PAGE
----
To better understand the piaffe and its effects on a horse’s biomechanics, researchers teamed up to investigate the ground reaction forces of elite dressage horses performing the movement over pressure plates. Although forces varied from horse to horse—likely indicating different training techniques—and stride to stride, overall, the researchers found horses in piaffe adjust the ground…
If you could see scientific data, gathered by the use of high technology, that proves how your horse feels about how good the inside of you is for the inside of him, would you be brave enough to look at the facts?
Drones and computer modeling have been used to paint a surprisingly complex picture of societal dynamics among horses. When examining how horses synchronize their herd behaviors, computational modeling is a must. Much more is happening among the many mares, stallions, and foals than can be summarized by a few simple equations.
Whether it’s opening the gate, breaking into the feed-room, or finding ways to steal their friends’ food, horses certainly appear to find their own, often very creative, ways to solve their day-to-day problems. But do they come up with these ideas out of necessity, or do they become more creative when their needs are already…
In this article Clinical Animal Behaviourist, Loni Loftus uncovers the mechanics of the digestive system and looks at how the health of the equine gut can have a direct effect on behaviour, including mental and physical health.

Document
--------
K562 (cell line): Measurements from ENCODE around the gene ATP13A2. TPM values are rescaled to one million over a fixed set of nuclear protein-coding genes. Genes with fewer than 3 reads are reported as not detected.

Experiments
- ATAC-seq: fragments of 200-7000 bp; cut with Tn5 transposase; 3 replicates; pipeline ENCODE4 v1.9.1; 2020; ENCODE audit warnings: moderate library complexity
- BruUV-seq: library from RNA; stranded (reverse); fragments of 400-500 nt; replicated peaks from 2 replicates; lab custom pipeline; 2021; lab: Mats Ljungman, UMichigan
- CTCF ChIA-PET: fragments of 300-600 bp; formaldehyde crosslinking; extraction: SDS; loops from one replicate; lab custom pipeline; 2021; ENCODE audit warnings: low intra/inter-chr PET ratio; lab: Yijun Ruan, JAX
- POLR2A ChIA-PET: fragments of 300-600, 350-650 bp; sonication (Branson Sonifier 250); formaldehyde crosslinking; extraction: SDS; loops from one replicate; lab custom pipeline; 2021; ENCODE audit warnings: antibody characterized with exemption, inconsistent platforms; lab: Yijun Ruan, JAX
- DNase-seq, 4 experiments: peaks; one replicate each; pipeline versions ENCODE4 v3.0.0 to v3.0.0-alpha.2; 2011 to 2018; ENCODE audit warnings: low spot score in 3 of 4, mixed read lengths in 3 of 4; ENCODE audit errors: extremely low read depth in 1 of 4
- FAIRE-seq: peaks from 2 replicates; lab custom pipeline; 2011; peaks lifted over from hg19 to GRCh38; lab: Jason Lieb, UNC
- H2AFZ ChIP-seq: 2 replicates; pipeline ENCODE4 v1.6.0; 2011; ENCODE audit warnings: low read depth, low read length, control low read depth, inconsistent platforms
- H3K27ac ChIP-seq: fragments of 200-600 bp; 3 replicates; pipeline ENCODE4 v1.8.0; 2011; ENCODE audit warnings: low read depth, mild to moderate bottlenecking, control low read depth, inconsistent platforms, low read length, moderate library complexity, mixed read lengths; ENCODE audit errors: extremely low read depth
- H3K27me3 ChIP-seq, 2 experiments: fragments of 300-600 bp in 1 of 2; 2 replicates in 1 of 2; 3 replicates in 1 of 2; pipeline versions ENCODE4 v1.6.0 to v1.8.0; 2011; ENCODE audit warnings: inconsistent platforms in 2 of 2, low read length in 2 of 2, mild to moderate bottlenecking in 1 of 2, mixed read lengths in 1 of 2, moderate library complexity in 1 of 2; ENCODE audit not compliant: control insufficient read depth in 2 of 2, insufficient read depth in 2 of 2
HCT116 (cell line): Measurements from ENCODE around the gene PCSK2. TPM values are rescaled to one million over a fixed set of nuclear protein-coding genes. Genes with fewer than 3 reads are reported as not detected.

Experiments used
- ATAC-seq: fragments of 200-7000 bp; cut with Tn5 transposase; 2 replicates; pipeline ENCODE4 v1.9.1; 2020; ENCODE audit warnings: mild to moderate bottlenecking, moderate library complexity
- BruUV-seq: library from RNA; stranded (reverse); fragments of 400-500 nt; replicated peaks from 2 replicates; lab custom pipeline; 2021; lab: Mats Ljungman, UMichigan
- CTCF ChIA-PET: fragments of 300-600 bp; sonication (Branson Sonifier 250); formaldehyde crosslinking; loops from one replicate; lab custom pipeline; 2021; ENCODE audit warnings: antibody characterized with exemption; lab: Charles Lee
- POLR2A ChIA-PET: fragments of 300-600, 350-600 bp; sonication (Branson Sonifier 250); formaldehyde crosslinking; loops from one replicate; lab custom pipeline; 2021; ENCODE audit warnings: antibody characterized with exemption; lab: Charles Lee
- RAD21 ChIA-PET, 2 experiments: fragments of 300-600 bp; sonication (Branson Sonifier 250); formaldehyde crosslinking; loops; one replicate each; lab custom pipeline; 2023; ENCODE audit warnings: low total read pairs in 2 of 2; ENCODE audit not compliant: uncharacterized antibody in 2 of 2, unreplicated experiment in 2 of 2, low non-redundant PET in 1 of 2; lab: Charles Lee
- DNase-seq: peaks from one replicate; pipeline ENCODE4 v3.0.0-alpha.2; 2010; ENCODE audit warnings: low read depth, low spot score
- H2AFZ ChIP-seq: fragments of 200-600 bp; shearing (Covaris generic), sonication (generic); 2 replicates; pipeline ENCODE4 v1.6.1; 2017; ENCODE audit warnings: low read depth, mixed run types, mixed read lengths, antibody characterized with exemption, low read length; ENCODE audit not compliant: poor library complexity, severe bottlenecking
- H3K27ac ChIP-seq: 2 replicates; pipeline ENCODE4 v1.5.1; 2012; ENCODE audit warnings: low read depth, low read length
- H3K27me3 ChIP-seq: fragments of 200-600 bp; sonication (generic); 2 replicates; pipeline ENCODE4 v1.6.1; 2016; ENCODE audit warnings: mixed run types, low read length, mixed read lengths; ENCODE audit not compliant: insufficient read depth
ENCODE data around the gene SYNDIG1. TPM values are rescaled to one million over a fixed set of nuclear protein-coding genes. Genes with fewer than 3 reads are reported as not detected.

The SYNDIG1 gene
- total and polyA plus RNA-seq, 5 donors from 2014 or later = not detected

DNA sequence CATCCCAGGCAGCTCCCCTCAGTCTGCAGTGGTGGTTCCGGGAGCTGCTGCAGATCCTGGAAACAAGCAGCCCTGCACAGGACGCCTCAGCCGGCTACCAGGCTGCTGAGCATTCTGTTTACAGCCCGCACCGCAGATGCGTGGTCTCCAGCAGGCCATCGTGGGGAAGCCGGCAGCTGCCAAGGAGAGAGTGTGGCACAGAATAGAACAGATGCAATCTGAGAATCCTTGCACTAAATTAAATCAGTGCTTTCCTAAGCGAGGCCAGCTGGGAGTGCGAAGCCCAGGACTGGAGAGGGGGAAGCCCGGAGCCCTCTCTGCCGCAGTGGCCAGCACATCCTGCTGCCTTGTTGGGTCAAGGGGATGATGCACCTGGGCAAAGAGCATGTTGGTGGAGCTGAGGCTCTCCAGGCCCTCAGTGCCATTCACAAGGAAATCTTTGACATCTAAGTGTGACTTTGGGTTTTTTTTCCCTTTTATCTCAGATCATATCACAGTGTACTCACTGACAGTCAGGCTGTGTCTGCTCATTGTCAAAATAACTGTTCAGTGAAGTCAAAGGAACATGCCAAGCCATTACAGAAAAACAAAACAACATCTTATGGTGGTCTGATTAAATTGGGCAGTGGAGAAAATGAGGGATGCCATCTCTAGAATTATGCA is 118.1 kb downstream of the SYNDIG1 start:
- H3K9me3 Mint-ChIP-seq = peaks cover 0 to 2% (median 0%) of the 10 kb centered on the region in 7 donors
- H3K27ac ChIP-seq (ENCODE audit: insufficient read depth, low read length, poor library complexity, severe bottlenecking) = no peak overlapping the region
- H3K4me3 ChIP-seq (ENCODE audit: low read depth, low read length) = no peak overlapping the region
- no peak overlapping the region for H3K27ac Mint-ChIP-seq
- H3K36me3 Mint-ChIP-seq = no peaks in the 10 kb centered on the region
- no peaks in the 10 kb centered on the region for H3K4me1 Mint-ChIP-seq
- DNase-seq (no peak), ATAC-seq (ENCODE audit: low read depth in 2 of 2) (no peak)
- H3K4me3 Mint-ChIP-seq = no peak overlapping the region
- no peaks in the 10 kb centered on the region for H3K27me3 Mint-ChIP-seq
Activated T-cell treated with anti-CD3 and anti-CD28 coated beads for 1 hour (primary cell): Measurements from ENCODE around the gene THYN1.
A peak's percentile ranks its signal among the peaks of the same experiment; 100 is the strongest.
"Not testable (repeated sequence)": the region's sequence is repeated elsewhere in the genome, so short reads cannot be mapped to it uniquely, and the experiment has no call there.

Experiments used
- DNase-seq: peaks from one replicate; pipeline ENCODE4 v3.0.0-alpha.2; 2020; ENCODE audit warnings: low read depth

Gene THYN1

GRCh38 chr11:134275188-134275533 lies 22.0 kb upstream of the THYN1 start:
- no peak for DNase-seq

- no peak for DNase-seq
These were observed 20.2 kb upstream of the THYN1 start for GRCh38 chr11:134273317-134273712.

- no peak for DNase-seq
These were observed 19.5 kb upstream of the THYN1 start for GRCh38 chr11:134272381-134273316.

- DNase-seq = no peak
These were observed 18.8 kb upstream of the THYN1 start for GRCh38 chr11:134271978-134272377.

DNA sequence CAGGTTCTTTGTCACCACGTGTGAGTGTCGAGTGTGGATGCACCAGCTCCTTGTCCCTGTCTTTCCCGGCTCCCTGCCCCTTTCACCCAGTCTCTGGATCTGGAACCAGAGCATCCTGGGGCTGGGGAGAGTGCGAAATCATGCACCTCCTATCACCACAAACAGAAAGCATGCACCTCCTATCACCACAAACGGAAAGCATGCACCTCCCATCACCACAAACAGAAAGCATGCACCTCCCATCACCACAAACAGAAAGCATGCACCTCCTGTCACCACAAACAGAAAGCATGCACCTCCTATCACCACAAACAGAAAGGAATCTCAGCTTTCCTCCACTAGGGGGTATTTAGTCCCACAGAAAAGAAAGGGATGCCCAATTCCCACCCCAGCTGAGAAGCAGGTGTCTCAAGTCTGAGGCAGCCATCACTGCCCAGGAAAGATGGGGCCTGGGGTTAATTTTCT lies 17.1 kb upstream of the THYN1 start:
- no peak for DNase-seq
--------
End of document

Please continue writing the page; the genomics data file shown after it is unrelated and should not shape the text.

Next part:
According to Italian researchers, horse manure could be a clean and efficient biofuel—provided scientists can determine how to dry it out first.
Stabling horses is a human thing more than a horse thing; horses are obliging souls and will usually accept and adapt to less-than-ideal living situations, even if it negatively affects their health and their capacity to express normal behaviours.
Many training styles and riding mistakes can make a horse less responsive to cues, pressure, and even pain—and that’s often the early stages of learned helplessness. Learn how to identify and prevent this negative mental state.
When your horse is a bit slow coming in from the field, not as excited as normal, not interested in finishing their meal, you know something’s wrong. The first thing you can do is check your horse’s vital parameters, and checking a rectal temperature is something everyone can easily do.
US research on judges’ attitudes towards equine weight found that the proportion of respondents who said they would penalize a horse or pony for being too thin was significantly greater than the proportion who would give a similar penalty to an animal who was too fat.